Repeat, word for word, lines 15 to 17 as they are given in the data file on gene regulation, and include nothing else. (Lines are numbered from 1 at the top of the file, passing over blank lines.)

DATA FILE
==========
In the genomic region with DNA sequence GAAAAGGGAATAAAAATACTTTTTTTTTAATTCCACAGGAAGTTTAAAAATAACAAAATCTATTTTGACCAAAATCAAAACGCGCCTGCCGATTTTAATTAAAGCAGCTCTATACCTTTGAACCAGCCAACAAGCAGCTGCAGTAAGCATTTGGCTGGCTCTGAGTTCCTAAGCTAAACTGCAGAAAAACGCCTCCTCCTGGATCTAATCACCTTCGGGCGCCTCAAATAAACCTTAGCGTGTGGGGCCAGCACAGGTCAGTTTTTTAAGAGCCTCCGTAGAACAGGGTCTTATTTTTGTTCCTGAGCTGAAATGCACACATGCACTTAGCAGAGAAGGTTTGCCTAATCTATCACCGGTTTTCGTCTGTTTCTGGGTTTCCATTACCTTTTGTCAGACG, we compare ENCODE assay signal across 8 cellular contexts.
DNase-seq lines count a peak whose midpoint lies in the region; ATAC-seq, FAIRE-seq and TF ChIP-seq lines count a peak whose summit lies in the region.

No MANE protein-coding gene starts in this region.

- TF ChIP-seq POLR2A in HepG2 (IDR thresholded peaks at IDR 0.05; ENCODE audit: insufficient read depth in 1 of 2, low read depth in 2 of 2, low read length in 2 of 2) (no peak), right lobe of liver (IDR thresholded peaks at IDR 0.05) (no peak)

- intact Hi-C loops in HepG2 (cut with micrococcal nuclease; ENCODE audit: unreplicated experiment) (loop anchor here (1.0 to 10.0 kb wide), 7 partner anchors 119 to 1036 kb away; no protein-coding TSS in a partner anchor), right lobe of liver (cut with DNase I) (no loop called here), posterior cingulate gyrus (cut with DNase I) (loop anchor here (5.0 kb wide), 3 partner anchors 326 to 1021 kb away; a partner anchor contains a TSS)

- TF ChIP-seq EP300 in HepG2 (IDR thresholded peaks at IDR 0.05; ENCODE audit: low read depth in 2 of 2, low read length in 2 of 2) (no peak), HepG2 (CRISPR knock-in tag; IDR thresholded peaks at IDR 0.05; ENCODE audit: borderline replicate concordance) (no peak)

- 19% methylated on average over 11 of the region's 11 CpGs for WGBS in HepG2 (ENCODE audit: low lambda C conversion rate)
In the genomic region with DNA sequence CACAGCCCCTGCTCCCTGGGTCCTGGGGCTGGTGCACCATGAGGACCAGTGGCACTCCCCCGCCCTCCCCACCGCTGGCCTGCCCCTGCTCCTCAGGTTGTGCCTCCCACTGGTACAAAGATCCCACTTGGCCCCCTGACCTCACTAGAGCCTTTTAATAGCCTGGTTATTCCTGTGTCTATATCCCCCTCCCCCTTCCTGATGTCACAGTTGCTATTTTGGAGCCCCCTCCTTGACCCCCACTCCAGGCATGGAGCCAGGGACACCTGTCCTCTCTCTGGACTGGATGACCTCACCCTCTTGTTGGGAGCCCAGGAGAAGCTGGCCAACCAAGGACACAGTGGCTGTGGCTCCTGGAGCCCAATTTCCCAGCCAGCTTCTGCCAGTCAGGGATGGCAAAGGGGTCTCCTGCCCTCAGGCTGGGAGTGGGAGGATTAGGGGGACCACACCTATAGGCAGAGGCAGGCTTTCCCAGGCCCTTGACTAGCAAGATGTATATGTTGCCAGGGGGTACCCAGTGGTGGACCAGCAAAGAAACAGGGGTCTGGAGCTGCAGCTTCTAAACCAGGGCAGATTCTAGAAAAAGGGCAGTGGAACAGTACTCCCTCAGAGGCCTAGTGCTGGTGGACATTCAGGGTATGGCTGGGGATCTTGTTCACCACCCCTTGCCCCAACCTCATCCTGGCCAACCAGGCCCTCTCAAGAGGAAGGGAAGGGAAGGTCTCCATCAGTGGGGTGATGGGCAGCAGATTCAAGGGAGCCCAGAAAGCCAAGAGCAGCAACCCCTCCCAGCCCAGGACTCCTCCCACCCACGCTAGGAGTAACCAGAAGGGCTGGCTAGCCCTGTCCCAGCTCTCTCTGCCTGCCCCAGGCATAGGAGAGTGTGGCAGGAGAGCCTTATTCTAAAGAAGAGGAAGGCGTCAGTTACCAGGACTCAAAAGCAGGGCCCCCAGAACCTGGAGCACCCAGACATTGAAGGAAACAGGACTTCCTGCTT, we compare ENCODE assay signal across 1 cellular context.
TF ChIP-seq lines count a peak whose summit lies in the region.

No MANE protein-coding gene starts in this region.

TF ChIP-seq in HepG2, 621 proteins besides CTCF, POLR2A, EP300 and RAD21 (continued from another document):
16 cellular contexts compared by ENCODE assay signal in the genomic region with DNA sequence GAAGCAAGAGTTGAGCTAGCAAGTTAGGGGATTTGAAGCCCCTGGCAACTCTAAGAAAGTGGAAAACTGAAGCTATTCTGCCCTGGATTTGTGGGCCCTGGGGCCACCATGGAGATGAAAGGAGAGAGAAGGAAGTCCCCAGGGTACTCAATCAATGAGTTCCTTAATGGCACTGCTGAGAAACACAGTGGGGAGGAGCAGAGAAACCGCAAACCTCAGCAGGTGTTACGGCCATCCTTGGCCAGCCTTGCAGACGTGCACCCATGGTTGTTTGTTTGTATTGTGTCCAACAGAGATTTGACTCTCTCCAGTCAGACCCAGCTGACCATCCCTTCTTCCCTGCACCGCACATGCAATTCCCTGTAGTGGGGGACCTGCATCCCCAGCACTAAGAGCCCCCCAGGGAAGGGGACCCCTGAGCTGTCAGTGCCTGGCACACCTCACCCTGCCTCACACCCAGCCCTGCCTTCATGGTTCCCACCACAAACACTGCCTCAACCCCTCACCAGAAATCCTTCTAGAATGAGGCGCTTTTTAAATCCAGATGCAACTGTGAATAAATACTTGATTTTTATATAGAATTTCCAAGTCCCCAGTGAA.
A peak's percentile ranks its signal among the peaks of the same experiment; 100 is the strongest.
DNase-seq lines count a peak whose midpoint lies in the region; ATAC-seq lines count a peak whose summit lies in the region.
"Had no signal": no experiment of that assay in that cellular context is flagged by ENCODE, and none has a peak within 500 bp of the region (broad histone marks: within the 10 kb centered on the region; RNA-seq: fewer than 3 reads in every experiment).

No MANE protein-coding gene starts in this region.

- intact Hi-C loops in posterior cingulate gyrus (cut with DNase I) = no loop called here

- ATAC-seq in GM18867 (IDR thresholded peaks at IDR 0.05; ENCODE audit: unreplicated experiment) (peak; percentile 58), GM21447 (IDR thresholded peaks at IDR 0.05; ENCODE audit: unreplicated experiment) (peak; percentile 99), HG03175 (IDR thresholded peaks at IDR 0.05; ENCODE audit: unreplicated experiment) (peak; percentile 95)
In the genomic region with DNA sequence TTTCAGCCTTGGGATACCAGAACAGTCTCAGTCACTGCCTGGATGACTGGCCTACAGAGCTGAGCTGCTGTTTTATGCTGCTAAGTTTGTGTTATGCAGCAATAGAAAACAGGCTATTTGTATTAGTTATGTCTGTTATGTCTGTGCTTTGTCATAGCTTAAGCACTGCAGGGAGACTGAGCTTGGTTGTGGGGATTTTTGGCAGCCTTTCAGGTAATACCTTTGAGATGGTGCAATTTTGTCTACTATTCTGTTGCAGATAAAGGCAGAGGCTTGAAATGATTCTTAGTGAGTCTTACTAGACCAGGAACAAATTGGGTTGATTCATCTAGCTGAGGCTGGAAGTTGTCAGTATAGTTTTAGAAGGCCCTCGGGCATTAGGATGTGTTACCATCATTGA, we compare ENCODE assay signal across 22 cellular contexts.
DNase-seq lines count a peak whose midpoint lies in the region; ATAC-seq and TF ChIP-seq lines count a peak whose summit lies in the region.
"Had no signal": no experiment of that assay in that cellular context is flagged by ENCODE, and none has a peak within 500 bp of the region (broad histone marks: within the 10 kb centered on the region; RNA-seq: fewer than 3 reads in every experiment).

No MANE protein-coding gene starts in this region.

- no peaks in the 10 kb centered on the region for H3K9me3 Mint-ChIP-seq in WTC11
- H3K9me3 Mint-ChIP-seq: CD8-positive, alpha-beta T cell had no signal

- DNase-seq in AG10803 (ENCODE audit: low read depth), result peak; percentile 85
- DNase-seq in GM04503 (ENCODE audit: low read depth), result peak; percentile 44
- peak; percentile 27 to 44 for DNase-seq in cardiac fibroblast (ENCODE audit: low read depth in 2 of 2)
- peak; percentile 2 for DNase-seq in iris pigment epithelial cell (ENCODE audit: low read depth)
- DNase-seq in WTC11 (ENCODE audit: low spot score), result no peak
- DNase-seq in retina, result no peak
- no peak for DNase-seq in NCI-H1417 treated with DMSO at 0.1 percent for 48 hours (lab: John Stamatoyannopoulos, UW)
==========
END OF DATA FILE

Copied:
"Had no signal": no experiment of that assay in that cellular context is flagged by ENCODE, and none has a peak within 500 bp of the region (broad histone marks: within the 10 kb centered on the region; RNA-seq: fewer than 3 reads in every experiment).

No MANE protein-coding gene starts in this region.

- intact Hi-C loops in posterior cingulate gyrus (cut with DNase I) = no loop called here